Spring 2020 - ECON 460 E100
Seminar in Environmental Economics (3)
Class Number: 1824
Delivery Method: In Person
Focus will vary from term to term. Quantitative.
The field of environmental economics examines how environmental resources (e.g. clean air, water, greenhouse gases) are developed and managed. This course aims at equipping students with economic methods and tools to analyze basic environmental issues. This is important because over the next years, policymakers will have to make crucial decisions that will define the future of the environment, transportation and energy. Here are some of the questions and issues that will guide this course: The way we commute, drive and which energy sources the society will use in 30 or 50 years will likely be fundamentally different from today. Will it be the electric car, public transportation, solar energy or natural gas? How will cities adapt to the challenges of increasing urbanization and air pollution? How do firms and households respond to incentives, policy instruments and new technologies? What are the consequences in terms of air quality, health and economic well-being? These are important questions that environmental economists try to answer. This course hence combines theoretical analysis with discussions on specific environmental policies as applied to air pollution, energy, climate change and human health issues. Within these examples, particular topics that will be covered are the concepts of sustainability, microeconomic analysis of environmental regulation, the problem of social cost, policy instrument choice, and estimating costs and benefits of environmental improvements via revealed preferences, hedonic analysis.
Some of the topics covered will include:
- Introduction to Environmental Economics
- Econometric Background
- Simple Model of Environmental Economics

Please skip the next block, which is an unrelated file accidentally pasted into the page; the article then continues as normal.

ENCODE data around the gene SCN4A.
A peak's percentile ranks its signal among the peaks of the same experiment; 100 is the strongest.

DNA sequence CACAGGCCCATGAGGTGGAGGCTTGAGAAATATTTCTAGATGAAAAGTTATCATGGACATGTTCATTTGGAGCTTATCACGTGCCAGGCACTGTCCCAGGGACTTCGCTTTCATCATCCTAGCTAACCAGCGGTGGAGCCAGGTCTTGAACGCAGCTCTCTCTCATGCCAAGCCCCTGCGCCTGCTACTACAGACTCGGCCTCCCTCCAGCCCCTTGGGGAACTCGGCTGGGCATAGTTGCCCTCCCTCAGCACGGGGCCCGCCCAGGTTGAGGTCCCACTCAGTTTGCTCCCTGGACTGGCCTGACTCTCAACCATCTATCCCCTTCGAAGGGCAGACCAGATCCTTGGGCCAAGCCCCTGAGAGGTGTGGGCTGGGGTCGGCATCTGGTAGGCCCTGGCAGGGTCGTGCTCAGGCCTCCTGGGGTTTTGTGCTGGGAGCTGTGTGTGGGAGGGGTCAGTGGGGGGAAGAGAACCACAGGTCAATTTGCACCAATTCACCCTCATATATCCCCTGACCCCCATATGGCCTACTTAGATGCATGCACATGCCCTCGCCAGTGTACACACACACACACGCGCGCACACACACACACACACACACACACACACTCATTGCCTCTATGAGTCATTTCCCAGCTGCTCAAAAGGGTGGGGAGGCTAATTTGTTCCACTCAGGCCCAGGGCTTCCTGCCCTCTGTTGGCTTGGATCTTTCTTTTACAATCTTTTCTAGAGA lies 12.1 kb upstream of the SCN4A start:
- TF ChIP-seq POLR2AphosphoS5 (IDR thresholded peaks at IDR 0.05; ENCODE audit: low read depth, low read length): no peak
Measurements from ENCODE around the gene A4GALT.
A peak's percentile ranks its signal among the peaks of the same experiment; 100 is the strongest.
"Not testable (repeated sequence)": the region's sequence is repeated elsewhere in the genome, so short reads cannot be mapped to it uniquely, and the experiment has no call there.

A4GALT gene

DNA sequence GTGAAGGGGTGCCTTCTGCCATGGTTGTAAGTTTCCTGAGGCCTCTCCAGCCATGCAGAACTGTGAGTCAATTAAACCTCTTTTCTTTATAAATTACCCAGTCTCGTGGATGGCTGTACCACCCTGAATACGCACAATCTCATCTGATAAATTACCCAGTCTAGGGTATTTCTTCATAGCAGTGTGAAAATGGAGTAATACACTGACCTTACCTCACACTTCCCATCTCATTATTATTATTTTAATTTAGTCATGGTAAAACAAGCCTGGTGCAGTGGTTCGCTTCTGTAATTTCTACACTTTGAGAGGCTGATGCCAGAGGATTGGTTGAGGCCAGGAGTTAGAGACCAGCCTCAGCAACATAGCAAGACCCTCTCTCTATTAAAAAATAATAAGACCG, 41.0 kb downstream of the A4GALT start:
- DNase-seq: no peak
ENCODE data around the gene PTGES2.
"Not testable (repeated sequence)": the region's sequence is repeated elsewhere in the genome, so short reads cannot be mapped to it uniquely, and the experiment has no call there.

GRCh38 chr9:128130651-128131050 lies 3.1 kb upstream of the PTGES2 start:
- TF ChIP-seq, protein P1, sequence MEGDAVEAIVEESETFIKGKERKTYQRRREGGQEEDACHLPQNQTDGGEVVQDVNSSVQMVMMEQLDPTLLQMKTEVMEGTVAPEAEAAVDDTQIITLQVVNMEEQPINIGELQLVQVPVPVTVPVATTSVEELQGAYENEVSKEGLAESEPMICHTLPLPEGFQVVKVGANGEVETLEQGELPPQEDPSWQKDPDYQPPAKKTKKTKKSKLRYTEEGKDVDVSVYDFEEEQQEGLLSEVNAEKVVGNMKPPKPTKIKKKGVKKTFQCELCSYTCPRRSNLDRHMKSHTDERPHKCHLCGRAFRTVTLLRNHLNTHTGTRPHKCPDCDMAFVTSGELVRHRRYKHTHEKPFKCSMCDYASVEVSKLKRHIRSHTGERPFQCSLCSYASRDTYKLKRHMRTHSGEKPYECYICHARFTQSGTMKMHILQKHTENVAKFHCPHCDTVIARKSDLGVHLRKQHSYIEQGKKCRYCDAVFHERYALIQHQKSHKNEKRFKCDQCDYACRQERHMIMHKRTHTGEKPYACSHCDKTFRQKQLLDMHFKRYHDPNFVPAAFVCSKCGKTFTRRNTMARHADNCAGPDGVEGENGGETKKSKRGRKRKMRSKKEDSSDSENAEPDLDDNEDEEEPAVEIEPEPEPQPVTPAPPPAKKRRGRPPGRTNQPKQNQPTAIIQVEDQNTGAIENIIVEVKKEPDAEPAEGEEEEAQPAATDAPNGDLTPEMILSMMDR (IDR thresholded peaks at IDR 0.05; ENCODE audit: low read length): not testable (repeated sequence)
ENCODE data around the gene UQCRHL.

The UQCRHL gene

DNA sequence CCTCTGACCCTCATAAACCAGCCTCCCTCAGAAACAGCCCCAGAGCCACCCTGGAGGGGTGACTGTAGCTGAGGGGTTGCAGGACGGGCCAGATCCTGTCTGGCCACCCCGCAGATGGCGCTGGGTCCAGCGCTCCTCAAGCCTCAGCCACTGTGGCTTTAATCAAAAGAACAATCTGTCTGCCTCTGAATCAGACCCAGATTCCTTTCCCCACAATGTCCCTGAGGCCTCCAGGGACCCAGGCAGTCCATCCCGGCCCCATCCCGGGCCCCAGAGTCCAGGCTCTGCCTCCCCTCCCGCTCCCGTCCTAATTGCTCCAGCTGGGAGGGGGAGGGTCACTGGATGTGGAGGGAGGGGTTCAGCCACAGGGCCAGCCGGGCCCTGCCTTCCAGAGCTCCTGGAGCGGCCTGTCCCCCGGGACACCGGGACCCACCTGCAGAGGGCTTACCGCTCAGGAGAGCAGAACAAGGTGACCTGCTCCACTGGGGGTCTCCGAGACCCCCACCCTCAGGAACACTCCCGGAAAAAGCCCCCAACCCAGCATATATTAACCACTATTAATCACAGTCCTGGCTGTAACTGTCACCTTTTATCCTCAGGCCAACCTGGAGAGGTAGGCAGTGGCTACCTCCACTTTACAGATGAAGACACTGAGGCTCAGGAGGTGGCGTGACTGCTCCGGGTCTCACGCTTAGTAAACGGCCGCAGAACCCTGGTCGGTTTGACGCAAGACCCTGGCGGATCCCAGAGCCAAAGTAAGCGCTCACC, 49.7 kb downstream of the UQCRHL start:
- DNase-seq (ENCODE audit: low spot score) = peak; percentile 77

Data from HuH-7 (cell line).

- Categorization of Pollutants
- Environmental Health
- Volkswagen Cheating Scandal
- The Tragedy of the Commons
- Efficiency and Environmental Markets
- Economics of Climate Change
- Climate and Quality of Life
- Traffic Policies and Differences and Differences
- Class participation 10%
- Problem sets 15%
- Midterm exam 1 25%
- Midterm exam 2 25%
- Final written project 25%
Barry C. Field and Martha K. Field. Environmental Economics: An Introduction. Seventh Edition, 2016 McGraw-Hill Irwin.
Charles Kolstad. Environmental Economics, Second Edition, 2010 Oxford University Press.
Department Undergraduate Notes:
***NO TUTORIALS DURING THE FIRST WEEK OF CLASSES***
Students requiring accommodations as a result of a disability must contact the Centre for Accessible Learning (CAL) at 778-782-3112 or email@example.com.
SFU’s Academic Integrity web site http://www.sfu.ca/students/academicintegrity.html is filled with information on what is meant by academic dishonesty, where you can find resources to help with your studies and the consequences of cheating. Check out the site for more information and videos that help explain the issues in plain English.
Each student is responsible for his or her conduct as it affects the University community. Academic dishonesty, in whatever form, is ultimately destructive of the values of the University. Furthermore, it is unfair and discouraging to the majority of students who pursue their studies honestly. Scholarly integrity is required of all members of the University. http://www.sfu.ca/policies/gazette/student/s10-01.html
ACADEMIC INTEGRITY: YOUR WORK, YOUR SUCCESS